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Tuesday, September 6, 2005
Ainge out, Clausen in as Tennessee starting QB

Associated Press

KNOXVILLE, Tenn. -- Rick Clausen will take over at starting quarterback for No. 6 Tennessee, replacing Erik Ainge for the Volunteers' next game in two weeks, coach Phillip Fulmer said Tuesday.

Tennessee has this week off before back-to-back road games at Florida and LSU.

The Vols' lackluster performance Saturday in a 17-10 season-opening victory over UAB dropped them from No. 3 to No. 6 in The Associated Press poll released Tuesday.

Fulmer named Ainge the starter for the UAB game, saying the sophomore offered a stronger arm and more mobility than Clausen. But Clausen, a senior, played better in the game. Ainge had two passes intercepted.

"Rick will start and we'll rotate probably," Fulmer said after practice. "I want somebody to take the job and it be it."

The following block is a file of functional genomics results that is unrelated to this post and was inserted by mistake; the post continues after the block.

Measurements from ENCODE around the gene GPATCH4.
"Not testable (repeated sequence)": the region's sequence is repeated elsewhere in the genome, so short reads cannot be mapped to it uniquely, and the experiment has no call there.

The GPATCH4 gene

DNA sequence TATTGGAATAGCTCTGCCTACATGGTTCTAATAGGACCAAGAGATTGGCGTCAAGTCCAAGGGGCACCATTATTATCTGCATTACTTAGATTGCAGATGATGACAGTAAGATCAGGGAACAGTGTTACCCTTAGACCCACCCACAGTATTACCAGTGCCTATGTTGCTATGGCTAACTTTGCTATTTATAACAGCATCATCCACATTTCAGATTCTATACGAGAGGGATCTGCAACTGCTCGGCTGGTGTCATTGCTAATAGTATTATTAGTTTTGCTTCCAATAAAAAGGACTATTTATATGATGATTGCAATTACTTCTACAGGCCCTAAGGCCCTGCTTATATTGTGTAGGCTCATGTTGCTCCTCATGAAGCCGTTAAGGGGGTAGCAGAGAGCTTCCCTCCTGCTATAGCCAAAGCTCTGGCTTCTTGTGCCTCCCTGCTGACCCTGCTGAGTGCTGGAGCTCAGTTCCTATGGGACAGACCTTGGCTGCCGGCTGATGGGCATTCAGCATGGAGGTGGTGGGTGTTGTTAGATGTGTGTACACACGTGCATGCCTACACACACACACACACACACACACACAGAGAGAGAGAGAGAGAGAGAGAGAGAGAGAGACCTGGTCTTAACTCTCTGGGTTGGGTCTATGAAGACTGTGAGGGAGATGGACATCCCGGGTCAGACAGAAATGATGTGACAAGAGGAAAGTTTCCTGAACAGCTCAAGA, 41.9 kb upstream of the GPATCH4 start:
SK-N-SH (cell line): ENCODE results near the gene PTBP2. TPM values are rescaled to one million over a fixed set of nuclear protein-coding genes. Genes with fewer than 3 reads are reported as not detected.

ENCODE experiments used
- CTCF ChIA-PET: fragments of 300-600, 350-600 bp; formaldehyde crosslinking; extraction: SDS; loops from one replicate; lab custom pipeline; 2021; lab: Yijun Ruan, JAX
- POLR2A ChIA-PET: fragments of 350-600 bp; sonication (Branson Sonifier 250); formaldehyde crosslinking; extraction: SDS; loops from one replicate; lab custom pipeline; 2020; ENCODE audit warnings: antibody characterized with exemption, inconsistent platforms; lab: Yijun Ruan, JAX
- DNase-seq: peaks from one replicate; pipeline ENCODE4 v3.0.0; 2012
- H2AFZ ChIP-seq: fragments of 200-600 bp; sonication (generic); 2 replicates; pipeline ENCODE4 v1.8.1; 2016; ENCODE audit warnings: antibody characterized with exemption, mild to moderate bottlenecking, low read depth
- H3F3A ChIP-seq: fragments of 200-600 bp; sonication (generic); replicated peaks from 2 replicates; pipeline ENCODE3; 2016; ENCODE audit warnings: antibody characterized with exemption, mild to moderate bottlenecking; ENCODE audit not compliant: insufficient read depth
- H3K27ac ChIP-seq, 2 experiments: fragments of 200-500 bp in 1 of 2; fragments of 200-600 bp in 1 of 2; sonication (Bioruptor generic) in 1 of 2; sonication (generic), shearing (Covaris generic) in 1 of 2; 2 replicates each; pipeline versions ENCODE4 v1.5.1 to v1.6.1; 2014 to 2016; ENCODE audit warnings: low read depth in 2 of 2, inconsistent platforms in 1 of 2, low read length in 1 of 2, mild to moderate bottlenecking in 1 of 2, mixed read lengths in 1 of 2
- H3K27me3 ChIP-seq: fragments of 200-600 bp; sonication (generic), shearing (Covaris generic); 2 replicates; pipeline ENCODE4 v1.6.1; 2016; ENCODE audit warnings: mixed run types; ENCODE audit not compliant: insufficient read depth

Both will continue to split time. Fulmer said he was not very concerned about the quarterback shuffle because he believes both are talented. Clausen and Ainge each started games last season.

"They split the reps [in practice]. We have two quarterbacks. Whoever runs out there first will be first," Fulmer said.

Clausen, younger brother of former Vols quarterback Casey Clausen, said after the game he wanted the questions about the quarterback situation to stop.

"Whether I'm starting or not doesn't matter. My job on this football team is to go out and be a leader," he said.

Clausen entered Saturday's game in the third series as planned by the coaches and appeared more calm and in control.

Clausen finished 17-of-24 for 217 yards; Ainge went 5-of-14 for 57 yards.

Ainge and fellow freshman Brent Schaeffer beat out Clausen and then-senior C.J. Leak a year ago. But Clausen ended up being the starter after Ainge and Schaeffer were lost for the season with injuries. Schaeffer transferred after the season.

Ainge talked to reporters before Fulmer had his informal news conference after practice.

He said he was playing too fast on Saturday and that led to some of his mistakes.

"Once you get out of that rhythm and you're trying to get back into that rhythm sometimes you try to do too much. You want to stay on the field, so you try to make plays happen," Ainge said.